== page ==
Debunking the Myth that the X-Box 360 is dead
Daily GameFunk analyzes the 360's prospects for the immediate and long-term future. With the 360 being surpassed by the Wii in North America, and the Playstation 3 in Europe, the article seeks to answer the question: Is the 360 dead? And if not, what can Microsoft do to keep the 360 viable against strong competition?
In terms of sales, the 360 has been struggling to gain its footing on very slippery slope this year. After being the leading console in the US for more than 2 years, it was finally surpassed by the Wii at the end of May.
In addition to this, Sony announced a few weeks ago that they had finally outsold the 360 in Europe, landing another critical blow to the 360. With this on top of numerous other issues, many have began contemplating whether or not Microsoft has already closed up shop on the 360 and began looking at future consoles. However, this is simply not the case.
Microsoft has lost the advantage of having the largest install base in North America. However, while having the largest install base is important, developers often look towards a console's attach rate(the average number of games sold per console) as well.
After all, while having 25 million potential customers is better then having 18 million potential customers, if the 25 million only average 4 games per console while the 18 million average 6, theres clearly still incentive to develop for the later. And this is the case - the 360 has the best attach rate out of all 3 next gen consoles, at 6 games per console.
Hardware sales are good for the manufacturer, while attach rates are good for developers. This will keep developers pushing 360 games, and continue to breath life into the 360.
Many also seem to think that because the original XBox had a 4 year life span, the 360 will have a similar 4 year span as well. The situation for the 360, however, is largely different then that of its predecessor. The 360 is still largely in the race in comparison to where the original XBox stood.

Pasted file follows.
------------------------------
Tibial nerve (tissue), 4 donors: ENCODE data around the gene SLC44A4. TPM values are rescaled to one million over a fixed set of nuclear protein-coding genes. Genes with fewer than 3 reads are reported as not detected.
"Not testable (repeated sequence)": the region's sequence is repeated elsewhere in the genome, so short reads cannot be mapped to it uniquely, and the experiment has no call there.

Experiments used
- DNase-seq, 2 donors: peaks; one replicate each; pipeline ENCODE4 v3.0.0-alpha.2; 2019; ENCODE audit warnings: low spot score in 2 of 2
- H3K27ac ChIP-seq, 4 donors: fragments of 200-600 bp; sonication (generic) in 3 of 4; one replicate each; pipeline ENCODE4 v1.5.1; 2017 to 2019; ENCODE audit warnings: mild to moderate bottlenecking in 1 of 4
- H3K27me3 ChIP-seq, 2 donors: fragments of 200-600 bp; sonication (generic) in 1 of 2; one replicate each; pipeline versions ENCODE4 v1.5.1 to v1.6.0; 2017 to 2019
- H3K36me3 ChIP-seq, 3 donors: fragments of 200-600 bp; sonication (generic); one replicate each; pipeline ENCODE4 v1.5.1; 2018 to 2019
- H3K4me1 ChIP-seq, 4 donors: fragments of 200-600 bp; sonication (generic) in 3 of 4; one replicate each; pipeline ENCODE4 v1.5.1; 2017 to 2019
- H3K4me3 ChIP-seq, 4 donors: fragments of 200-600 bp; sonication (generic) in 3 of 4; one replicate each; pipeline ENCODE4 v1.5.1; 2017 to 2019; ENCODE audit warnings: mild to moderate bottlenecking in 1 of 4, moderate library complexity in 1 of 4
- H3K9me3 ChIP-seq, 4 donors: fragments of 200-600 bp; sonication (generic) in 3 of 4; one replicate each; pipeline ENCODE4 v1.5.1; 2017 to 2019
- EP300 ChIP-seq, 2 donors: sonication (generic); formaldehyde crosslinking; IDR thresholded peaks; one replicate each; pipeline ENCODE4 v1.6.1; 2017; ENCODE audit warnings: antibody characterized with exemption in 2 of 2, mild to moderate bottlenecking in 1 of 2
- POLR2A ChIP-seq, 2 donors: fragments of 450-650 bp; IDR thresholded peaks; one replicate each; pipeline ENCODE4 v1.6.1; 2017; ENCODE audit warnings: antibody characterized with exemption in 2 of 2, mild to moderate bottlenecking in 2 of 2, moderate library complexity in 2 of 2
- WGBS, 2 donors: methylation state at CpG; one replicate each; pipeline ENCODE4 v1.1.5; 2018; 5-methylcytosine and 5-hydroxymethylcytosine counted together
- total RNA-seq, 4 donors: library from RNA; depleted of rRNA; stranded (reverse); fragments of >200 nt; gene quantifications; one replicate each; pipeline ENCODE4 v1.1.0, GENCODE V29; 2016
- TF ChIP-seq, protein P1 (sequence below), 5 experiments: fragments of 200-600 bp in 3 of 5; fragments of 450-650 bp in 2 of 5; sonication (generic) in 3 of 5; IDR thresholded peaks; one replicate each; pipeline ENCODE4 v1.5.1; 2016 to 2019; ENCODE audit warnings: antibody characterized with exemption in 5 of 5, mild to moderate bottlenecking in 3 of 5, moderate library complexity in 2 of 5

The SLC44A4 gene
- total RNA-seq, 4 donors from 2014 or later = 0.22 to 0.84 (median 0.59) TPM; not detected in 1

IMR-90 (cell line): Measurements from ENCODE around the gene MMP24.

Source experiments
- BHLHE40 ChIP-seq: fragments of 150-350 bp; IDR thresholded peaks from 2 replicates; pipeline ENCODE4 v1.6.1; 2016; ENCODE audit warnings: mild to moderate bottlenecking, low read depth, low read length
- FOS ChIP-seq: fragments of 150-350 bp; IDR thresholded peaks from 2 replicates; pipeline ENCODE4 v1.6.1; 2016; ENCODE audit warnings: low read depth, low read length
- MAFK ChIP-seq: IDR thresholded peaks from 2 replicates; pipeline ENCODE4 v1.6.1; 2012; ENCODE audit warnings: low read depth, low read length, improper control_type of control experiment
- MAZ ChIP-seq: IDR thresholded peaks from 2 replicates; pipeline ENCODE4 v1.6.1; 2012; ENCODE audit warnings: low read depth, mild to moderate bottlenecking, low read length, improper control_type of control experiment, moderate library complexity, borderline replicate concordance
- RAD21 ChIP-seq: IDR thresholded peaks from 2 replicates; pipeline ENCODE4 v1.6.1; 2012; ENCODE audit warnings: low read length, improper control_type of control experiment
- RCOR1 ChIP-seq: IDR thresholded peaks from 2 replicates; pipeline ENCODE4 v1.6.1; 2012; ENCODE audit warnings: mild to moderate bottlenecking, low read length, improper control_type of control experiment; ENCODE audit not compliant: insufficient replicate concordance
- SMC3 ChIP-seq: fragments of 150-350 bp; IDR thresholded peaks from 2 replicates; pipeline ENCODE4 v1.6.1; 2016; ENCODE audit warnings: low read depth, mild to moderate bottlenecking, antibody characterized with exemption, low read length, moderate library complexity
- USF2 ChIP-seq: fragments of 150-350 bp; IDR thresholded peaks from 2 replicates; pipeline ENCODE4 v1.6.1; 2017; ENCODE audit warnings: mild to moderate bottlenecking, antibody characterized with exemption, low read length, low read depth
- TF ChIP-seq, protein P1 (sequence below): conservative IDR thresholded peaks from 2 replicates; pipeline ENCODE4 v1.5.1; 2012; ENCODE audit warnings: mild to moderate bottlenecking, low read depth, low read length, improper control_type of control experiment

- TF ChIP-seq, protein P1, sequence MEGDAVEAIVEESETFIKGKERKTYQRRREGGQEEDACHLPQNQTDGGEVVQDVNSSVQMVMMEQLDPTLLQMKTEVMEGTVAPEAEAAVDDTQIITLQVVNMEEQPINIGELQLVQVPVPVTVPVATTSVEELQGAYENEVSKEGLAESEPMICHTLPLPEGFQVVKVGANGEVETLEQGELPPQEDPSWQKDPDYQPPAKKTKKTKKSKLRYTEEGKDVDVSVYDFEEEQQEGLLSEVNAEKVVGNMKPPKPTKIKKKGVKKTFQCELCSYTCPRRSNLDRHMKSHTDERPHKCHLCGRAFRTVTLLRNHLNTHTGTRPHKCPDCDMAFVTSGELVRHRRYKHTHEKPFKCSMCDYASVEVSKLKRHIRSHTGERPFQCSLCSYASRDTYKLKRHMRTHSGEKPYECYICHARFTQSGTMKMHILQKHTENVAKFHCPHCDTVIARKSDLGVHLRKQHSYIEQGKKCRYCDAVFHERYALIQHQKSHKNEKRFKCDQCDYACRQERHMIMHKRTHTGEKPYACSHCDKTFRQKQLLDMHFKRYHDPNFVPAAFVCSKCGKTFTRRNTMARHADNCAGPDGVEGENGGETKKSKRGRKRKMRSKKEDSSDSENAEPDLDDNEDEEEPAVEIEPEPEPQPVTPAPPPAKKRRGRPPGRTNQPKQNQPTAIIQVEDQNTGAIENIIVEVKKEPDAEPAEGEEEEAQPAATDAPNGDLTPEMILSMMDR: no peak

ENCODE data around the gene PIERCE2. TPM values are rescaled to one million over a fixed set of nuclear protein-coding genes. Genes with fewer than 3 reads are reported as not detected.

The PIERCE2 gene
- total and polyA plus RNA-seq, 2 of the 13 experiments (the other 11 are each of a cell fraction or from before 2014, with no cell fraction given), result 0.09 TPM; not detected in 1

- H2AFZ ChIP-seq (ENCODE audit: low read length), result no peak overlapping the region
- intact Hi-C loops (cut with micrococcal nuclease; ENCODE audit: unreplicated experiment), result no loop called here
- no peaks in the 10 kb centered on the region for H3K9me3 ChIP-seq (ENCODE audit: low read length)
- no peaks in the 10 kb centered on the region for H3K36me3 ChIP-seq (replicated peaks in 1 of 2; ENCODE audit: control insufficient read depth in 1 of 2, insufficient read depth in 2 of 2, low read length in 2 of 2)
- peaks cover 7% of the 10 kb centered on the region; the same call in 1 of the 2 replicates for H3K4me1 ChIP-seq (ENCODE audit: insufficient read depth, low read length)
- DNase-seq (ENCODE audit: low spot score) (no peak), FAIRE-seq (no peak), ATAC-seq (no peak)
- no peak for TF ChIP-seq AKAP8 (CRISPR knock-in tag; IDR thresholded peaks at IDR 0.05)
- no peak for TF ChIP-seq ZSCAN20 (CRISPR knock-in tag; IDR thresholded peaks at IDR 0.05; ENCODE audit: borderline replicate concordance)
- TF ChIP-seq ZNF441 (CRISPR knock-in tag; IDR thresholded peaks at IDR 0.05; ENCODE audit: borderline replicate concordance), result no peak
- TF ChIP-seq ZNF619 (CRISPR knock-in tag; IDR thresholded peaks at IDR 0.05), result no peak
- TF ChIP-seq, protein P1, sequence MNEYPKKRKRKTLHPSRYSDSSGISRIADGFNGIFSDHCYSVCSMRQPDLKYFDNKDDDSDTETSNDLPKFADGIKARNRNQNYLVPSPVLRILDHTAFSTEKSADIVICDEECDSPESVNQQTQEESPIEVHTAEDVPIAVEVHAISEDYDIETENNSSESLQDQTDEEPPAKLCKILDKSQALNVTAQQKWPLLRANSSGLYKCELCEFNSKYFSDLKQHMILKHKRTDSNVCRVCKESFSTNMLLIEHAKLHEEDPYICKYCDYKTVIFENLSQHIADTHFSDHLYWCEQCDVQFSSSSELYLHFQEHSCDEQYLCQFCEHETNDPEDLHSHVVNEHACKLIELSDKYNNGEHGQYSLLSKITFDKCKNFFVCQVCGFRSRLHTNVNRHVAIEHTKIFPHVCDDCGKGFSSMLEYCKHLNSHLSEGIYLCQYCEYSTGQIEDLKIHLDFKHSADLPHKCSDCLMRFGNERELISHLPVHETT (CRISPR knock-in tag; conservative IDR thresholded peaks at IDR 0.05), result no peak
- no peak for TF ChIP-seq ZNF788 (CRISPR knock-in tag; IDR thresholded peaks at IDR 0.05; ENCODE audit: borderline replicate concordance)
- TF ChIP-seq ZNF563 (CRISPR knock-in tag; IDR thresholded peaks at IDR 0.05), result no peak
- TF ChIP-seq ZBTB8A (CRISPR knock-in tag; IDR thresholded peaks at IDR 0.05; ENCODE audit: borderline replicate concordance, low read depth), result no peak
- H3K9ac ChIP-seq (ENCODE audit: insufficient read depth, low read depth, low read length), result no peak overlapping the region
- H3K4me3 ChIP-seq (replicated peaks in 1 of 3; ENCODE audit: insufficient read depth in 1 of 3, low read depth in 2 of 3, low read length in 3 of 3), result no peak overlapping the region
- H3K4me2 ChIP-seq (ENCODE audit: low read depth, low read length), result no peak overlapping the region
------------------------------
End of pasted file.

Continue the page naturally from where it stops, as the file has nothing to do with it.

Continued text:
In 5 years, the original black box sold about 24 million consoles. In 3 years, the 360 has sold close to 19 million units, just a few million shy of its forerunner. Axing the 360 so early would also further hurt the companies reputation in the industry.
Also, by unleashing a new console so early, Microsoft runs the risk of the 360 looking VERY dated when Sony and Nintendo come up with a new console. A one year head start doesn't allow technology to become radically more advanced, as seen with the PS2 to Gamecube or XBox. 2 or more years, however, does allow this to happen - look no further then the Dreamcast compared to the PS2.
In addition, right now, the standard 360 SKU(the Premium model) has still yet to hit the price point in which consoles really tend to take off in sales. Generally speaking, $200-$250 is the range many people deem an appropriate price to pay for a console. The Premium is still stuck at a pretty $350, $100 more then the standard price point. If Microsoft slashes the price, the 360 will be sure to take off.
Plus, rumors are also pointing to a 360 'slim' model being developed for 2009. Typically, these redesigns come at mid-cycle, which would indicate Microsoft is still vested in the 360.
Also in 2009, the DTV transition will occur and broadcast signals will change from analog to digital. Standard analog TVs will no longer get reception without the aid of a signal down converter device.
Though these devices will be readily available, many will be in the market for a new HDTV. As it is, the 360 is the cheapest HD console. This makes the 360 an attractive choice for many of the new HDTV owners, especially over Sony's PS3. If a Blu Ray playing 360 is also really in the works, this tilts the scales even more.
Though in general, the Wii is marketed towards a different audience, this new market of HDTV owners may also even give the 360 an edge over the Wii. This is especially the case if recent rumors of Microsoft developing a motion controlled '360mote' have any bearing in reality.
This would greatly expand the audience of the 360, incorporating both the casual audience and core gamers. Combine this with the DTV Transition and a price cut and the 360 becomes a power house once again.
Finally, theres this myth that the 360 doesn't have a 2009(or beyond) line up. While its not as definite and clear cut as the PS3's, there are already several big name games slated for an 09 release. Alan Wake leads the pack, but theres also Splinter Cell Conviction and most likely Halo Wars and Mass Effect 2 joining it. With E3 right around the bend, expect even more titles to be announced as well.
The 360 is still alive and kicking. Microsoft is not going to release its next console so early, theres no need to. With a solid line up, some innovative new hardware, a possible price drop, and the DTV transition around the corner, you can expect the 360 to be around for quite a while.
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